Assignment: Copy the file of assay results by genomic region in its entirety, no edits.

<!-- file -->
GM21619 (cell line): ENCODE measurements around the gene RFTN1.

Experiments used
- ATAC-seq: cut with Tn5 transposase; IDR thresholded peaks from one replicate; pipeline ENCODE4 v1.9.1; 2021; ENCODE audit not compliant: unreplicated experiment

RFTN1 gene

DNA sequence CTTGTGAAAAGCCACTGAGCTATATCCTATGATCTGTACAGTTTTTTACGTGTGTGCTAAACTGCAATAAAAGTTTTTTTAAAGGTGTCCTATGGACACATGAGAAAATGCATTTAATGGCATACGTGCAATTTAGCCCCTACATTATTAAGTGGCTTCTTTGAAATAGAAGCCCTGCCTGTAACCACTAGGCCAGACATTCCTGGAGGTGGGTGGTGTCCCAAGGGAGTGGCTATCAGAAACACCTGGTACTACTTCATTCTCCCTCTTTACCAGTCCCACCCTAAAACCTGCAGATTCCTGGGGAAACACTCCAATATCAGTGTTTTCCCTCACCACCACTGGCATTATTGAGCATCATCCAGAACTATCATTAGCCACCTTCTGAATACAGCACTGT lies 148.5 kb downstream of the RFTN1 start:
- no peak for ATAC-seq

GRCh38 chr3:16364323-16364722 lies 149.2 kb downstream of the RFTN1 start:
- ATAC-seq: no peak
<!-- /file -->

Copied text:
GM21619 (cell line): ENCODE measurements around the gene RFTN1.

Experiments used
- ATAC-seq: cut with Tn5 transposase; IDR thresholded peaks from one replicate; pipeline ENCODE4 v1.9.1; 2021; ENCODE audit not compliant: unreplicated experiment

RFTN1 gene

DNA sequence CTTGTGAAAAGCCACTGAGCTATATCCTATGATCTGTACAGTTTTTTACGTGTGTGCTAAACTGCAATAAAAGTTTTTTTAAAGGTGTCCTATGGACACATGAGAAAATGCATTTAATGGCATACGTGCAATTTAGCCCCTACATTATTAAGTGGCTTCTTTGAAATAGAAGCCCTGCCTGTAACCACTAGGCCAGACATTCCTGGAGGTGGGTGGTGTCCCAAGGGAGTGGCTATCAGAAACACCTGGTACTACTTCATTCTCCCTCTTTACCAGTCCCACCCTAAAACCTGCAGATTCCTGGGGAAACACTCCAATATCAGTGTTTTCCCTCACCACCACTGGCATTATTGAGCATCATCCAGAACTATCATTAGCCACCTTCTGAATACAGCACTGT lies 148.5 kb downstream of the RFTN1 start:
- no peak for ATAC-seq

GRCh38 chr3:16364323-16364722 lies 149.2 kb downstream of the RFTN1 start:
- ATAC-seq: no peak